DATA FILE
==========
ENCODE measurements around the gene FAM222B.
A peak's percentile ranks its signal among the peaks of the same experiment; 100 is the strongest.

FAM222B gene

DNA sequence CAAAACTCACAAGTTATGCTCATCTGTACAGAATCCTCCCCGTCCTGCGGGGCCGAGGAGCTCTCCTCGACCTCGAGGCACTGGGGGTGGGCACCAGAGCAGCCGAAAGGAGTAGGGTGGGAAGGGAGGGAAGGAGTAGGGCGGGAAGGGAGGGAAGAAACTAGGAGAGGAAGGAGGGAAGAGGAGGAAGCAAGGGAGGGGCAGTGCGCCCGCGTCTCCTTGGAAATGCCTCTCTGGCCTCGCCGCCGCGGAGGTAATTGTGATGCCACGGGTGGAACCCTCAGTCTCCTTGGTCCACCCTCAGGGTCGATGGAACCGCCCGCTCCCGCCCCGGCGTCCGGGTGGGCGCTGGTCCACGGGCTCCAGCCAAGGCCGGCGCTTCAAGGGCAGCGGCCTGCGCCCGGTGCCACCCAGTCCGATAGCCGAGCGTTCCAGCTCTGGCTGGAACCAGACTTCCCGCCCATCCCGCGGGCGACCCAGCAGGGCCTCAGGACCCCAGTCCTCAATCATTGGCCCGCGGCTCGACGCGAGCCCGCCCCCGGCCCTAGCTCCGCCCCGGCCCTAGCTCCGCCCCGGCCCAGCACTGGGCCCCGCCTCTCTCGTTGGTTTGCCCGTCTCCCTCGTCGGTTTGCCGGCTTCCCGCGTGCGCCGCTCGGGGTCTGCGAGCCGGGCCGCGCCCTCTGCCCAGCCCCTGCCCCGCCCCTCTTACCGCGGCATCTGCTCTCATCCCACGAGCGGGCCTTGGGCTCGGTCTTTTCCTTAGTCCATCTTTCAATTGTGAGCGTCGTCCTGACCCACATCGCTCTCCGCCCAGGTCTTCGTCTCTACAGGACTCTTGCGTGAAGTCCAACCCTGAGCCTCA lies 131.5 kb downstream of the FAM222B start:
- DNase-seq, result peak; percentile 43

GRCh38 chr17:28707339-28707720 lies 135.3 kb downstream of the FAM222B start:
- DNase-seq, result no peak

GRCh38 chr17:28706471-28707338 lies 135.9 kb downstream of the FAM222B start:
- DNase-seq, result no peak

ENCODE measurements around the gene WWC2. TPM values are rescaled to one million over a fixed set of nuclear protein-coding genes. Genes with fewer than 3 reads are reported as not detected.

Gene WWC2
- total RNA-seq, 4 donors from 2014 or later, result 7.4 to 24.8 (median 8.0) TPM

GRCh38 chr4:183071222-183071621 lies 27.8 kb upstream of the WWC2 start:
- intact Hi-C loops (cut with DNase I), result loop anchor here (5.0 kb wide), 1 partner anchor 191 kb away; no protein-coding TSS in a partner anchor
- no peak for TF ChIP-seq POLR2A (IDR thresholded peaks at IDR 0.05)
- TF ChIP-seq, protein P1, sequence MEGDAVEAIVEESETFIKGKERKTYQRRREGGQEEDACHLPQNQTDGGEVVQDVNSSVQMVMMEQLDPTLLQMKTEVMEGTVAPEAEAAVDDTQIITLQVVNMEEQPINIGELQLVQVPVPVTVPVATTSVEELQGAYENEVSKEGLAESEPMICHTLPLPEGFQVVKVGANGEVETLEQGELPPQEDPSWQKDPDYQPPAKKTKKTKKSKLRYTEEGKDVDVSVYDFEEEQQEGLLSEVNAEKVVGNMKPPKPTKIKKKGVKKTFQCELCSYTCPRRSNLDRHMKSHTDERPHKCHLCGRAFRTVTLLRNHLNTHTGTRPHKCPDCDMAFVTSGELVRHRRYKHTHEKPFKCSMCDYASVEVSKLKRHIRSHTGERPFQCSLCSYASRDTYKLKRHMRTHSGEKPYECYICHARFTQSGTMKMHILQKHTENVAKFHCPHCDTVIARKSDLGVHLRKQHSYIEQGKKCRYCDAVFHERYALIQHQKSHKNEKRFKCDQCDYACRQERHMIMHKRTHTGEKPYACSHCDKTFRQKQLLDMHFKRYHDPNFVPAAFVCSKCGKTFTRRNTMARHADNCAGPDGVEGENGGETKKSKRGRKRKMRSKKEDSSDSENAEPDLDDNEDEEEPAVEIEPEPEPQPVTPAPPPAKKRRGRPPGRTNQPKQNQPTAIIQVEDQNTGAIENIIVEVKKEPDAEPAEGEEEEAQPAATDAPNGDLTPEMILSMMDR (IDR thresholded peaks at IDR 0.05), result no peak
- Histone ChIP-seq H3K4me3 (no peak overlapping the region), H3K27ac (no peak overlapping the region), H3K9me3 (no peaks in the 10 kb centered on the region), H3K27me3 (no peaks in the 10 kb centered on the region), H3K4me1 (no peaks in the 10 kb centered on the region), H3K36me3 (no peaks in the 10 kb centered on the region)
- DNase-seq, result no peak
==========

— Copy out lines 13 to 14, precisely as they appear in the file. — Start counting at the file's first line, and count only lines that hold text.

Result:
GRCh38 chr4:183071222-183071621 lies 27.8 kb upstream of the WWC2 start:
- intact Hi-C loops (cut with DNase I), result loop anchor here (5.0 kb wide), 1 partner anchor 191 kb away; no protein-coding TSS in a partner anchor